Women and birthing people in rural America are at higher risk of adverse maternal health outcomes, including maternal morbidity and mortality. Now, a new study sheds light on one possible factor: lower enrollment in health insurance.
Residents of rural communities had lower rates of continuous health insurance before, during and after pregnancy compared to those in urban cities, according to the Michigan Medicine led research in Obstetrics & Gynecology.
“Being uninsured during the time of pregnancy has been associated with less adequate prenatal and postpartum care, which decreases opportunities to address risk factors affecting health outcomes for both the birthing person and baby,” said lead author Lindsay Admon, M.D., M.Sc., an assistant professor of obstetrics and gynecology at the University of Michigan Medical School and obstetrician-gynecologist at U-M Health Von Voigtlander Women’s Hospital.
“Our study suggests that uninsurance disproportionately affects rural residents during pivotal stages of pregnancy. We hope these findings help inform policies that address rural–urban inequities in maternity care access and maternal health across the country.”
Previous studies indicate that rural Americans—who often have less access to local obstetric services and need to drive farther for care—face higher risks of severe maternal complications and death than their urban peers.
A lack of health insurance may exacerbate these inequities, authors of the new study say.
Michigan Medicine researchers analyzed survey data from 154,992 postpartum individuals in 43 states between 2016-2019, including roughly 16 %, or 32,178, rural residents.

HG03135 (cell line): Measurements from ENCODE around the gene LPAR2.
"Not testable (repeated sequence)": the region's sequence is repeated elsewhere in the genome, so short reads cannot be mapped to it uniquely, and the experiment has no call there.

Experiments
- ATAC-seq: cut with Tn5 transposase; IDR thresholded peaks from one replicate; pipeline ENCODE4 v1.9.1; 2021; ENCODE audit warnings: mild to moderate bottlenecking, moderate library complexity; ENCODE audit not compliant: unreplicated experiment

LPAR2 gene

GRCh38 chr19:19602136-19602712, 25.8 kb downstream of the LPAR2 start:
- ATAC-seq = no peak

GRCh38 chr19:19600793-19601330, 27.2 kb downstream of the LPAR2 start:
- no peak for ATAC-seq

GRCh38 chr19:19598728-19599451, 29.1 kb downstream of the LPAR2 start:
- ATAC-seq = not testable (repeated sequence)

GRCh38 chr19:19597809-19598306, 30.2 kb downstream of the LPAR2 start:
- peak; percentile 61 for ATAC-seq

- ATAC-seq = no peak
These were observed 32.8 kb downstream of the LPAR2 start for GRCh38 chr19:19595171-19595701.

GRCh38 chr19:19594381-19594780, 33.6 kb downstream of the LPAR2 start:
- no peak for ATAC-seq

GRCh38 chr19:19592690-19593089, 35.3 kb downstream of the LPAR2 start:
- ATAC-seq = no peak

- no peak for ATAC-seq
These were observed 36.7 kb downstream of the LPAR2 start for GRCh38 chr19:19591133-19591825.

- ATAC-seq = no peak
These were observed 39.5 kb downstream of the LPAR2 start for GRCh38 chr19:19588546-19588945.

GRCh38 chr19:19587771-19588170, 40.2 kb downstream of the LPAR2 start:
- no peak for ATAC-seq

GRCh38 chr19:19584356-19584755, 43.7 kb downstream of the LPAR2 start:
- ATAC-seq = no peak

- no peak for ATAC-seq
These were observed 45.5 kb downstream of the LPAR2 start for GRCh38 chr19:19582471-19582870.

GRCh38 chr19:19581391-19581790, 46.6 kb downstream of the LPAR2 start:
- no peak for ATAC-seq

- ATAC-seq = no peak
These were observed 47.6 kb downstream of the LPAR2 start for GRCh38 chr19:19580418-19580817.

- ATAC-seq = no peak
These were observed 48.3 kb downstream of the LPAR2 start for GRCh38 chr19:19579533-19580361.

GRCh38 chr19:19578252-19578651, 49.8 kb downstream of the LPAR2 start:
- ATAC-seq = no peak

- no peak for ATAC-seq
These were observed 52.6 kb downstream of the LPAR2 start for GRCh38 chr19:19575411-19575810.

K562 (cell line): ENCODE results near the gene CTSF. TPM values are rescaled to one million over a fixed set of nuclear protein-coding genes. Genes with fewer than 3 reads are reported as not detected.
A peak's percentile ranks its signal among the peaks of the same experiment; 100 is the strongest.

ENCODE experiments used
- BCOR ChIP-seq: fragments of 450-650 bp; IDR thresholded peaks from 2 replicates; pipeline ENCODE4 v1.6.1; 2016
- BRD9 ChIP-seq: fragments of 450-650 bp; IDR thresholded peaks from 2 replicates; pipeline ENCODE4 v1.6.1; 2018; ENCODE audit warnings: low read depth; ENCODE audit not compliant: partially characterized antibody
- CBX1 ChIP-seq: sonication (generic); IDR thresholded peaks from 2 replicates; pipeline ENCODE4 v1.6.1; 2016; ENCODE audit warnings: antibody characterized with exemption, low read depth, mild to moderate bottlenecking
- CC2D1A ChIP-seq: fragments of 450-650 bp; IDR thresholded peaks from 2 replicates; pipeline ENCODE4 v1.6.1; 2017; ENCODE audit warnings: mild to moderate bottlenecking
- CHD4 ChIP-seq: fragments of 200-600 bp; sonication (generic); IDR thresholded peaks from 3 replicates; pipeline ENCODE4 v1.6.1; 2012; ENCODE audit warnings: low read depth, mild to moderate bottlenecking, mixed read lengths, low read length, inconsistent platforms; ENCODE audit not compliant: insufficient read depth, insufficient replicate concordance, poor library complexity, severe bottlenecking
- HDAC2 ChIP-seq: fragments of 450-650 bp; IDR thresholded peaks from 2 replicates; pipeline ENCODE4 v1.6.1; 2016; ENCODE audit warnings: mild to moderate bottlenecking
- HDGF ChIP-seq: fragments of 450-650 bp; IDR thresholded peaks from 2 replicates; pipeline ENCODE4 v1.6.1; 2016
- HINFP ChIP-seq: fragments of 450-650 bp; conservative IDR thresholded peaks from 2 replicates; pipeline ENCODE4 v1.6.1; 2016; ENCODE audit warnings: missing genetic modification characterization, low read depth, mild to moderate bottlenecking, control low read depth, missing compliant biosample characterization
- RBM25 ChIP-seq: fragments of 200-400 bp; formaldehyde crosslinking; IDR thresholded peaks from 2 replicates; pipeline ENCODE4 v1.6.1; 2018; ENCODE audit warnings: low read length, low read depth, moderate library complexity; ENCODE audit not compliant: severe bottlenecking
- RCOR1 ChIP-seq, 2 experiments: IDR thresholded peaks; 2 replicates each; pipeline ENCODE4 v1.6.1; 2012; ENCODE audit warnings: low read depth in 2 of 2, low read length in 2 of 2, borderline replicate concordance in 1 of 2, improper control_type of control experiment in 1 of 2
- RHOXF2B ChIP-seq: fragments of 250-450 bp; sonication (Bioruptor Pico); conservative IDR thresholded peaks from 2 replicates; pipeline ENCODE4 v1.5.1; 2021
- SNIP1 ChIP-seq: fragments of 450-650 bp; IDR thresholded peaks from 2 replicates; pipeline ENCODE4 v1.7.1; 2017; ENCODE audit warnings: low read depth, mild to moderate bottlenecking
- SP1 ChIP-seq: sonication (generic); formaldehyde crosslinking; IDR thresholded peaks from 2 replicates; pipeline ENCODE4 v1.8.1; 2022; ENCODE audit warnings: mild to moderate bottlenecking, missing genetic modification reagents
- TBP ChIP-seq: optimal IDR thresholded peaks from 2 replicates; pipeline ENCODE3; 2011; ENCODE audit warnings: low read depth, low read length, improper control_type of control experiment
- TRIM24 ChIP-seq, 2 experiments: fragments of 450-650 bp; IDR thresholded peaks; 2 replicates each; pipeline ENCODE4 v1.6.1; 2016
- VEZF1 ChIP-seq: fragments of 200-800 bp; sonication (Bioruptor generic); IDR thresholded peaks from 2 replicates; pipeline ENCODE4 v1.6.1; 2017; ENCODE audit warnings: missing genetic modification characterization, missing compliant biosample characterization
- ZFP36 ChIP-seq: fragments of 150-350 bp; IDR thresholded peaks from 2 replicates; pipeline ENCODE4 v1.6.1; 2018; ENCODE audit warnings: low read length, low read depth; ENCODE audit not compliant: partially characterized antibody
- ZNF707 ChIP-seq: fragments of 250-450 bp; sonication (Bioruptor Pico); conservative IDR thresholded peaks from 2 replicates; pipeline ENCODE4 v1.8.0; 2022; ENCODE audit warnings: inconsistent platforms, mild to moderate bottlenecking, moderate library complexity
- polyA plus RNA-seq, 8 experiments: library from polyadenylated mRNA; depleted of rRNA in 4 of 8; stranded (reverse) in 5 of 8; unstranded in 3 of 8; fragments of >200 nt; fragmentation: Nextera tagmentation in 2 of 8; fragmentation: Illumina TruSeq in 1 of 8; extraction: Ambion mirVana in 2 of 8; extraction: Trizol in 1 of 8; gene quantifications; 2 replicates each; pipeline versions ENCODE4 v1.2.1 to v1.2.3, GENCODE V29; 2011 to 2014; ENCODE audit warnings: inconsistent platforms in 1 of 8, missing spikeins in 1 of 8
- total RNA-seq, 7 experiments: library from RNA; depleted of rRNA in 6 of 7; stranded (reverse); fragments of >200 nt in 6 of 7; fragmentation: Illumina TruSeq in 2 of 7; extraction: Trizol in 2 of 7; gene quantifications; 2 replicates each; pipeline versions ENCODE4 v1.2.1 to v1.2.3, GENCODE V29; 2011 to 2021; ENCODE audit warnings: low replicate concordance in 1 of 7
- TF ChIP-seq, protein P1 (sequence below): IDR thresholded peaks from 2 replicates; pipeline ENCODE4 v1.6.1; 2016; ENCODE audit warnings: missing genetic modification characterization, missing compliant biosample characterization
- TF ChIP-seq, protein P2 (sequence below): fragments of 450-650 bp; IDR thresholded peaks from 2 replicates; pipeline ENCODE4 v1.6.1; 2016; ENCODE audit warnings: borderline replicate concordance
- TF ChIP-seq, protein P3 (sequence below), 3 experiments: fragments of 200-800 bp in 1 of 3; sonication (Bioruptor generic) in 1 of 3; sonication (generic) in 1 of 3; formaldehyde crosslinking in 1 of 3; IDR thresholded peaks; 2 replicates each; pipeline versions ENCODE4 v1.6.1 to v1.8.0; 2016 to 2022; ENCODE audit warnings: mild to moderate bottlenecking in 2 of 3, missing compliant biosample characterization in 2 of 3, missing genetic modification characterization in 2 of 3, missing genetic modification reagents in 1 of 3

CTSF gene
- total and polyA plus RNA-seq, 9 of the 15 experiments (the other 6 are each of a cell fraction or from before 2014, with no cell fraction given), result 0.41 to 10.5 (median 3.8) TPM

They compared rates of those without any insurance or had gaps in coverage between rural and urban residents during preconception, at the time of birth, and postpartum.
In each of the three periods, rural residents who were non-Hispanic white, married, and with intended pregnancies experienced greater odds of less adequate or consistent insurance compared to their urban counterparts. They were also less likely to have commercial health insurance during any of those times.
Rural residents who identified as Spanish-speaking and Hispanic, however, had the highest rates of pre-pregnancy uninsurance, followed by those from Indigenous communities.
“Rural inequities persisted regardless of age, marital status or insurance type. But these differences were even more significant among specific racial and ethnic groups,” Admon said.
Nearly 13% of people living in rural areas were also uninsured by three months postpartum, representing approximately 156,000 rural residents across participating states.
With rural residents more likely to be insured by Medicaid, Admon notes, there’s greater risk of losing access since pregnancy-related Medicaid coverage typically ends 60 days after delivery.
This lack of coverage the year after pregnancy is especially worrisome, Admon says, since rural residents without postpartum insurance in the study were more likely to be older than 35 and have obesity or chronic hypertension compared with uninsured urban residents.
“It’s extremely concerning to see that postpartum individuals at greater risk of medical complications in the postpartum year are more likely to be uninsured,” Admon said.
“Postpartum insurance disruptions are associated with lower rates of receiving recommended care to address concerns like complications related to hypertension or depression.”
She said multiple policy approaches may be considered to address inequities. Among them: efforts to improve access to commercial insurance through policies that incentivize smaller employers to provide affordable health insurance coverage for families.
“We need to explore policies that help increase insurance enrollment during all phases of pregnancy and that account for rural differences in employment and employment-based insurance,” she said.
“Health insurance is critical to accessing quality healthcare and improving maternal health in the U.S.”
Obstetrics & Gynecology
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